Some of these issues include:

1. Loud and Hard Operation

The TSI engine is known for its noisy and “hard” functioning, which is caused by the direct injection of high-pressure fuel or exhaust into the passenger compartment. The loudness and color of the sound are determined by the type of the vehicle, though. 

The quantity of sound-absorbing material is little, yet the engine is only audible beyond 3500 rpm in the Polo, Golf, or Octavia. Vibrations are more noticeable when the engine is started and idling.

2. Carbon Build-Up

VW engines with solely direct injection, such as the VW 1.0l TSI, have a common issue with carbon buildup on the intake ports and intake valves. It happens all the time since there isn’t enough gasoline to act as a natural cleaning in the intake ports. 

The soot coating inhibits airflow, reduces engine output, and causes severe damage to intake valves and valve seats. The greatest thing you can do, and we also suggest, to avoid this problem, is to use proper gasoline octane. However, mechanical cleaning at least every 50k miles is also a good idea to maintain the engine in good working order.

3. Advance Electronic Equipment

Though this is not a bad thing, having ahead of the packing equipment sometimes puts the engine at risk due to the lack of spare parts once it starts breaking. Engineers attempted to maintain the simplicity of a low-cost 3-cylinder engine, but the current equipment of the 1.0 TSI necessitates complex electronics (i.e., sensors, control units and etc.).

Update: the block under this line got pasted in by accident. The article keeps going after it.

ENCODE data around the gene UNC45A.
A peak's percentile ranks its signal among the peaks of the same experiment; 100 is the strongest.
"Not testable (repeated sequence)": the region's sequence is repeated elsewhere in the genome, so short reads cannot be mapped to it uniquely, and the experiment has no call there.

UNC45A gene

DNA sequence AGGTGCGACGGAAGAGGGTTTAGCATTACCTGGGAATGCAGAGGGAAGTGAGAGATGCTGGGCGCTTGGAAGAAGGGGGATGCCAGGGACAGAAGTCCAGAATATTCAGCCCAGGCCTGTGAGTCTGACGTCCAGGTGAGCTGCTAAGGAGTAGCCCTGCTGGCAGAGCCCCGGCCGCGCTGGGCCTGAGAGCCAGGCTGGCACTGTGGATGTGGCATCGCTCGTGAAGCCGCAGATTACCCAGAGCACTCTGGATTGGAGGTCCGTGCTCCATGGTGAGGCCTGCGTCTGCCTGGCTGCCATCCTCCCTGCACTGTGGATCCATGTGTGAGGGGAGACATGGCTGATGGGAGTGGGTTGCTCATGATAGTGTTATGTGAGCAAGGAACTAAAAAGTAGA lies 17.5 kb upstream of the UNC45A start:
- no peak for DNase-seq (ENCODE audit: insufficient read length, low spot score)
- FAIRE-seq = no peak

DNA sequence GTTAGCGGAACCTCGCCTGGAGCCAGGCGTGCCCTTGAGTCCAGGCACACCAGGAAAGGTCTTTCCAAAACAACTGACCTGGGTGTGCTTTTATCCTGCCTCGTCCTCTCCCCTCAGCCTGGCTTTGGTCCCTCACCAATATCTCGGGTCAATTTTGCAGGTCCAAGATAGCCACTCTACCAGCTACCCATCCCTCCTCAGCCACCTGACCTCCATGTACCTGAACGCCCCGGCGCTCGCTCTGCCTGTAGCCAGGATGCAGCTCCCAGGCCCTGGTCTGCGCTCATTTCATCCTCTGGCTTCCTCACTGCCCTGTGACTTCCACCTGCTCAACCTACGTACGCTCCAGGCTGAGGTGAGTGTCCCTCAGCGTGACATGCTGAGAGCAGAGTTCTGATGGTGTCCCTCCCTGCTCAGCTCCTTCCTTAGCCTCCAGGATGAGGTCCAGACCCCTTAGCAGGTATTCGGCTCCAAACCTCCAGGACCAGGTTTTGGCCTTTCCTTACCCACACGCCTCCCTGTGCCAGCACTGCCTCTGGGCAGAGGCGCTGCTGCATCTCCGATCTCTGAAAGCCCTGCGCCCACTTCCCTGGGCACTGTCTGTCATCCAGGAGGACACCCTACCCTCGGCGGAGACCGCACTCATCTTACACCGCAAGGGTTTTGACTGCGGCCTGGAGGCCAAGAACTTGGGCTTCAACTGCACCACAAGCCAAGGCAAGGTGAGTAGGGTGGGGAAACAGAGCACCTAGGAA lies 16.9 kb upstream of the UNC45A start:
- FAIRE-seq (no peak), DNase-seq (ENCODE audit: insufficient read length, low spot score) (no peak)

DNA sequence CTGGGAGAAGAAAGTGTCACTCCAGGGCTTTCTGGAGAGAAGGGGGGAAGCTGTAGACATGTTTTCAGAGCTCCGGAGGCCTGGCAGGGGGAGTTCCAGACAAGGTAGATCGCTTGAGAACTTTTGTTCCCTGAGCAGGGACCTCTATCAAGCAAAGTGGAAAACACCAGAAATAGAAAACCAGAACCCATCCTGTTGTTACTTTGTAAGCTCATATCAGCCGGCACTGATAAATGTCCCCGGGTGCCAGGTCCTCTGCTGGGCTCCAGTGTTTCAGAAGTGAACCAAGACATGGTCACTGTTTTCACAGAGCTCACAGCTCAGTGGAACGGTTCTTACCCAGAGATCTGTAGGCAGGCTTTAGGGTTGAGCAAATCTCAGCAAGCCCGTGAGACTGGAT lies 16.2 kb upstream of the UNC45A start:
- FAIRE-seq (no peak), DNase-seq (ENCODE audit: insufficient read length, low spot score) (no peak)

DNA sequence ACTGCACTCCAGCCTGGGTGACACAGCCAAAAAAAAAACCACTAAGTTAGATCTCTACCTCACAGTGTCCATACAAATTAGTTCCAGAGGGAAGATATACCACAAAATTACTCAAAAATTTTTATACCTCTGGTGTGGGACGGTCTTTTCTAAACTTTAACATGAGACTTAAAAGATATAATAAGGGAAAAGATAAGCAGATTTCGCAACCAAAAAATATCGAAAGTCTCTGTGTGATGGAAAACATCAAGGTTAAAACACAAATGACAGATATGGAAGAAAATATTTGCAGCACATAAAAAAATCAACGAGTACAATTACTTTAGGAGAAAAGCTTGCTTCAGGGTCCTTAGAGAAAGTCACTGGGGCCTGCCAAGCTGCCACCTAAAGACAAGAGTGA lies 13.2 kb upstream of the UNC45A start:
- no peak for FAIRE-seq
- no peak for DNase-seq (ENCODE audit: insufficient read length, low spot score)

All of these costly components add to the list of possible faults for automobiles equipped with the engine.


VW/Audi has been on the market for a long time, and their engines have always been known to be powerful. Such is the 1.0 TSI. There are many indications in this generation of cars about how much care was put into designing it from day one so even early adopters won’t run into childhood diseases like before.

In addition to that, the 1.0 TSI engine has much more torque at a wide range of speeds, which is good for people who enjoy driving the car and want to feel in control all day long.

It isn’t just about how fast you can go, though–it’s also important what kind of power your vehicle produces on that speed factor alone. The VW small-displacement conventional MPI-type engines produce similar results but lack this great attribute found only with larger counterparts like diesel or gasoline-powered vehicles.

The new TSI engine also does well with its owners- drivers really seem satisfied no matter which type of vehicle they choose. With its high torque and efficiency, the 1.0 TSI engine is a joy to drive.